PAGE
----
Microsoft's president has called the SolarWinds hack an "mass indiscriminate global assault" that should be a wake-up call to cyber-defenders.
Brad Smith was making a keynote speech at the CES technology trade show.
Earlier, it emerged President-elect Joe Biden had created a new post for a former National Security Agency official to help determine the US response to the attack.
Anne Neuberger had specialised in operations against Russia.
The NYT said she had run the NSA's Russia Small Group, responsible for a pre-emptive strike on Kremlin operatives in 2018.
She is currently head of the agency's Cybersecurity Directorate.
US intelligence agencies believe Russia was behind the SolarWinds attack, which compromised email accounts at the US Department of Justice as well as giving the perpetrators access to the systems of government agencies, businesses and other organisations worldwide.
The full extent of the attack has yet to emerge.
The Kremlin has denied involvement.
SolarWinds sells a widely used network monitoring tool that was altered to provide the hackers with a backdoor.
Microsoft was among the victims and has confirmed some of its source code - the normally inaccessible instructions behind its software - had been accessed.
"Governments have spied on each other for centuries, it would be naive to think or even ask them to stop," said Mr Smith in his keynote.
"But we've long lived in a world where there were norms and rules that created expectations about what was appropriate and what was not.
"And what happened with SolarWinds was not.
"Why? Because this wasn't a case of one nation simply trying to spy on or hack its way into a computer network of another.
"It was a mass indiscriminate global assault on the technology supply chain that all of us are responsible for protecting.
"It is a danger that the world cannot afford."
Security experts needed to learn one of the lessons of the 11 September 2001 terror attacks, which had exposed how different US government agencies had failed to share threat information, Mr Smith said.
"We need to move, as the 9/11 Commission said, from a culture where people only gave others information when they had a need to know," he said.
"And in the words of that commission, change the culture so that people feel a need to share."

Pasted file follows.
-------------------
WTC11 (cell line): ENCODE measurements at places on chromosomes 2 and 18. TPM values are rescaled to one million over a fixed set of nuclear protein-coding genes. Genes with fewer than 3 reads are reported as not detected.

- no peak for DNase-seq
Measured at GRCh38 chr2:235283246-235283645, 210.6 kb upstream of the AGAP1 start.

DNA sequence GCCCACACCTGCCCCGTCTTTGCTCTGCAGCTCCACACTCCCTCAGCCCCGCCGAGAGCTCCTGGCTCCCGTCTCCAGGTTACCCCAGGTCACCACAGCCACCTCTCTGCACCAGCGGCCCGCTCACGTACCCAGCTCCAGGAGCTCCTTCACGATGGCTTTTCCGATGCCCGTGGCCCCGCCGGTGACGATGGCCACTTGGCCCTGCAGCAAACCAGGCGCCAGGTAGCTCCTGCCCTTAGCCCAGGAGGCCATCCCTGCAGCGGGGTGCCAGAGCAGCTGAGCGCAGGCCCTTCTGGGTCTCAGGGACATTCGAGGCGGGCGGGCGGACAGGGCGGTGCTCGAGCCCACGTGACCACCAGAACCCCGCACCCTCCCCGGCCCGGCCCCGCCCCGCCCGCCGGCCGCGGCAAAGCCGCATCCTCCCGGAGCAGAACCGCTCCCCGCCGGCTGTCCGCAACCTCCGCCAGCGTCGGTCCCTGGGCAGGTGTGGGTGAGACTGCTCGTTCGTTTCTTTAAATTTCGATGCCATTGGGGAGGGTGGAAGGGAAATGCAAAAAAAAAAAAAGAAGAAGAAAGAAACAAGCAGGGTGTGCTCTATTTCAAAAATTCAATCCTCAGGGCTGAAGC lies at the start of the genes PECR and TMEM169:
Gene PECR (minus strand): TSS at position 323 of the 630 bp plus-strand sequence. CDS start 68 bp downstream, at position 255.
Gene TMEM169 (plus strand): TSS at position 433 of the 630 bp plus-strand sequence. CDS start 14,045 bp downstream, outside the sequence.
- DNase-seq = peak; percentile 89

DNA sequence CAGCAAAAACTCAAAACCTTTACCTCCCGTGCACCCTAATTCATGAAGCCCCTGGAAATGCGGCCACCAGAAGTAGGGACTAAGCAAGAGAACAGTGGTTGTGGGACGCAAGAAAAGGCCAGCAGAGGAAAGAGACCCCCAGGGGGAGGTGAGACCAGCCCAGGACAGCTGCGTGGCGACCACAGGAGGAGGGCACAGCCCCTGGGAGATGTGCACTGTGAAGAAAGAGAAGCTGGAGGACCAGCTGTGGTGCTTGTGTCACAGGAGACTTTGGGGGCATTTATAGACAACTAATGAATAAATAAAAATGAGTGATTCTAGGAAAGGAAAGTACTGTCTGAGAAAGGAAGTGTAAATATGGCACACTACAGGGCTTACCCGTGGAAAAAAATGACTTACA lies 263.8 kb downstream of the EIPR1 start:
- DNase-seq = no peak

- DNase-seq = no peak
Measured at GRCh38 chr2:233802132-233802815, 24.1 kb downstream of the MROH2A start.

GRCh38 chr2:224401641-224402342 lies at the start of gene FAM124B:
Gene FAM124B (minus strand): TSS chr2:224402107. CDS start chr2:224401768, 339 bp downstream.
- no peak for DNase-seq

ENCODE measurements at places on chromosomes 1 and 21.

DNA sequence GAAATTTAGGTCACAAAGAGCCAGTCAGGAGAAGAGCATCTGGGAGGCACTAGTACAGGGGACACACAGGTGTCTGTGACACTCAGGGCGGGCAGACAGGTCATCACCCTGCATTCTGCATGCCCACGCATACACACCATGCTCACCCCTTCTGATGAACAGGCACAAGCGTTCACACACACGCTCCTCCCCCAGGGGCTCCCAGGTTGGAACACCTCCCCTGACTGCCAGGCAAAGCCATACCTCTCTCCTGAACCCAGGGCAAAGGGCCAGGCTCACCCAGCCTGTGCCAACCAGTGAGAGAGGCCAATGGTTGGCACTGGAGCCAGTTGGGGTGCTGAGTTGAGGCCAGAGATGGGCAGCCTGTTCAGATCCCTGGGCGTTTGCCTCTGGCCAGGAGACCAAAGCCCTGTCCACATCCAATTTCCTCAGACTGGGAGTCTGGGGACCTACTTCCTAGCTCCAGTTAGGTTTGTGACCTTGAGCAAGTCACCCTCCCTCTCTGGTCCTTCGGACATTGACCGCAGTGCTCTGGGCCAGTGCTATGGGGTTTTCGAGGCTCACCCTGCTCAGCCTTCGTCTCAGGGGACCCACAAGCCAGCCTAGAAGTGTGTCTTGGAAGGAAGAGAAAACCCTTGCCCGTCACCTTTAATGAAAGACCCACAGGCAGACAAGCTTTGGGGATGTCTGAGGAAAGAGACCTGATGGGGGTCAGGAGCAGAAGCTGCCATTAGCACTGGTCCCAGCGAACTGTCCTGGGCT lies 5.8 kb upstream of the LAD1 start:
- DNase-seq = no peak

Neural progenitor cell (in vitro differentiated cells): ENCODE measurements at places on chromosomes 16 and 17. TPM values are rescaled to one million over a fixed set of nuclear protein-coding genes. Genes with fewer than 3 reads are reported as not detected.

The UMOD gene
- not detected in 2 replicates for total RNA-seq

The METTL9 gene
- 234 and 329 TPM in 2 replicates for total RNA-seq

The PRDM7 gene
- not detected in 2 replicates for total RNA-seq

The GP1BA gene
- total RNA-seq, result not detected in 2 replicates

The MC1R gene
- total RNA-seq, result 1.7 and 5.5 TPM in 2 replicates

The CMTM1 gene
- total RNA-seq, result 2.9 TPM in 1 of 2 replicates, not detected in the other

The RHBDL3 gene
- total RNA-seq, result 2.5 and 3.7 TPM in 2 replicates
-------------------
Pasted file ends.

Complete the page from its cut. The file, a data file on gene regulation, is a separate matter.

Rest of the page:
Mr Smith also said there was a greater need to work together to tackle attacks linked to the Covid crisis.
"We have lived through the biggest pandemic in a century," he said.
"And what did some people use that pandemic to do?
"To launch cyber-attacks against hospitals, against the public health sector, against the World Health Organization, against the first line of critical responders.
"This too should be off limits."
Ms Neuberger will now be responsible for trying to persuade US agencies and the country's wider cyber-security sector to work together against such threats.
In her previous role, she coordinated the response of US government agencies to a flaw her team discovered suspected Russian hackers were using.
"It was really great to see five different cyber-security entities using that to identify other Russian intelligence infrastructure and then take that down," she told CBS News in August.
Last month, Mr Biden said once the extent of the damage the SolarWinds hack had caused was better known, the US would probably "respond in kind".
There will be many in the cyber-security industry who nodded along enthusiastically with Brad Smith.
The SolarWinds hack has stunned and terrified the sector - particularly those who make and sell software to protect us from hacks.
The last few weeks have been a nightmare scenario playing out in slow motion as more and more details of the scope and depth of the intrusion have been drip-fed to the public.
For the intelligence community though, at least in private, it's more of a case of: "Why didn't we think of that?"
All nations hack each other and supply chain attacks like this -albeit not as successful - have been used in the past for spying or disruption.
Clearly the Biden administration is preparing to respond in some way. But in truth, aside from perhaps a public naming and shaming of the hackers, there is little it can do directly to the perpetrators involved.
What happens behind closed doors is far more significant as cyber-defences will need to be rebuilt and potential offensive retaliation planned.